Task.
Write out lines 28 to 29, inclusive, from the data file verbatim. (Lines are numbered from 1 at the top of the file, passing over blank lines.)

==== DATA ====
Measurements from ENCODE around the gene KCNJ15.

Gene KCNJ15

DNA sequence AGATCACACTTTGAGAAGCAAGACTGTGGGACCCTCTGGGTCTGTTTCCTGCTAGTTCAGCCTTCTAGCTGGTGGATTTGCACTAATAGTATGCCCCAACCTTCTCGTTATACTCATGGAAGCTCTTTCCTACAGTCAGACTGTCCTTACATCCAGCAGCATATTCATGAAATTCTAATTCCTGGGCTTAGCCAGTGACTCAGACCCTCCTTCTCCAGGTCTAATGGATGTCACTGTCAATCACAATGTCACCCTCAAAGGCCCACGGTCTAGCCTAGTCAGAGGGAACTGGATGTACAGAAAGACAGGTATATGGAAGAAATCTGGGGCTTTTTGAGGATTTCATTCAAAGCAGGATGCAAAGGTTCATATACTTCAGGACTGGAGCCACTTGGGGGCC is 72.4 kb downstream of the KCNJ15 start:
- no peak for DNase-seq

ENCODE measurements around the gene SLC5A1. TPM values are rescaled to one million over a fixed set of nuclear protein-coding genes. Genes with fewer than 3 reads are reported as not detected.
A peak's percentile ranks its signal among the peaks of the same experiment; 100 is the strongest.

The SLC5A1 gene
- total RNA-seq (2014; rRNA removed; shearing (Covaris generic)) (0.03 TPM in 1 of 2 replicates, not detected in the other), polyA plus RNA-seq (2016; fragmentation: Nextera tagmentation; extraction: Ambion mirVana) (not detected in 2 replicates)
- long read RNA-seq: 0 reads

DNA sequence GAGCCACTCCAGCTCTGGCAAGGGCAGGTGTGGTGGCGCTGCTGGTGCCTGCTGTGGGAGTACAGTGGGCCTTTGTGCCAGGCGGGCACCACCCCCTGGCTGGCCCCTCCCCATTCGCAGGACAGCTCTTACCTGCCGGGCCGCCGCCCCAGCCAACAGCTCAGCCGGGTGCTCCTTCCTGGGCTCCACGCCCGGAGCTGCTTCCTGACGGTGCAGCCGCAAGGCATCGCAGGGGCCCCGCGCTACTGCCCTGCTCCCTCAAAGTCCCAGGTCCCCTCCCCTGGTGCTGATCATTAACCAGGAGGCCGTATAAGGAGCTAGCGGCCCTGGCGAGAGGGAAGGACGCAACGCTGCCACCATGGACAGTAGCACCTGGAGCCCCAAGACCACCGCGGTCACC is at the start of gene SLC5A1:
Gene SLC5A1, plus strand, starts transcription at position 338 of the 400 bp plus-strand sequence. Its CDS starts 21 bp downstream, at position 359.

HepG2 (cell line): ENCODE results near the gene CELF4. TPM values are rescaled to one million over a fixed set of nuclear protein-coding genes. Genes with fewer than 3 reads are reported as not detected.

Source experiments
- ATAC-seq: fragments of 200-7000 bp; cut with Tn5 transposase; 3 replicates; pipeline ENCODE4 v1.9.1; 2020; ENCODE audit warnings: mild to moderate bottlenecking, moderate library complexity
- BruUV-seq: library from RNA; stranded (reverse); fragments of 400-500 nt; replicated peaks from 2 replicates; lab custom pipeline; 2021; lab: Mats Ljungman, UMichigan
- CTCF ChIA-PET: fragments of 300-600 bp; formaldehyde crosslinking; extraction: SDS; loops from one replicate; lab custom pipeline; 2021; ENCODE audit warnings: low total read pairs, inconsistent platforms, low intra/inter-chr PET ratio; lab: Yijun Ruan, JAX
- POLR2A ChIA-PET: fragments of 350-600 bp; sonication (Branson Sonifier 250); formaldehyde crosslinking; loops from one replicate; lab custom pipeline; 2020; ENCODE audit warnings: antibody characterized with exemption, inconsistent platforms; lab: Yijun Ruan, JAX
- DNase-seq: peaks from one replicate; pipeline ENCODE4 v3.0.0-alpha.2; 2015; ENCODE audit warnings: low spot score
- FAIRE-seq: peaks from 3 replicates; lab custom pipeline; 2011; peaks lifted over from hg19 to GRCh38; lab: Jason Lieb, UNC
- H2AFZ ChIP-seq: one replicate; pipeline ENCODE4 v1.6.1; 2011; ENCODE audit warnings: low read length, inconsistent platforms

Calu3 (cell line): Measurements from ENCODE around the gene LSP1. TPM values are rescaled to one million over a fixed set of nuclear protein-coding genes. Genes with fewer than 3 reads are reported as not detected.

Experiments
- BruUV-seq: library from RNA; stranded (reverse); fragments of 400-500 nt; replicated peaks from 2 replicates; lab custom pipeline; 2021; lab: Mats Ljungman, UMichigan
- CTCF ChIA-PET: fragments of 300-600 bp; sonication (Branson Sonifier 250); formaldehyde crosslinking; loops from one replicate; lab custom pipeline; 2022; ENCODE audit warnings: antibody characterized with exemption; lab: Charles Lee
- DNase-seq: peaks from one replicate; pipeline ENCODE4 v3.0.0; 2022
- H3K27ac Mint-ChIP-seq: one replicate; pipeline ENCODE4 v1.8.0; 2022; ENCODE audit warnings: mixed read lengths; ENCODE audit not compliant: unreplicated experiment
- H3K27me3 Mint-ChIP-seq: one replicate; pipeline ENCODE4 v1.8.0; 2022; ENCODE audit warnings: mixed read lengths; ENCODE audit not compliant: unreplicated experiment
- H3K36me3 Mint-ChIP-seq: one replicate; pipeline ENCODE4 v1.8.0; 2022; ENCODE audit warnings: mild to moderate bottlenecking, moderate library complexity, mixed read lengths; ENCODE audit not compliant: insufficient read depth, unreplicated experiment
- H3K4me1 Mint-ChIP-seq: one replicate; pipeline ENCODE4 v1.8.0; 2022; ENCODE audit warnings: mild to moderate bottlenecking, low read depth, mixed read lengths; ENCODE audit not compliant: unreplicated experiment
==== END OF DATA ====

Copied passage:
- H3K36me3 Mint-ChIP-seq: one replicate; pipeline ENCODE4 v1.8.0; 2022; ENCODE audit warnings: mild to moderate bottlenecking, moderate library complexity, mixed read lengths; ENCODE audit not compliant: insufficient read depth, unreplicated experiment
- H3K4me1 Mint-ChIP-seq: one replicate; pipeline ENCODE4 v1.8.0; 2022; ENCODE audit warnings: mild to moderate bottlenecking, low read depth, mixed read lengths; ENCODE audit not compliant: unreplicated experiment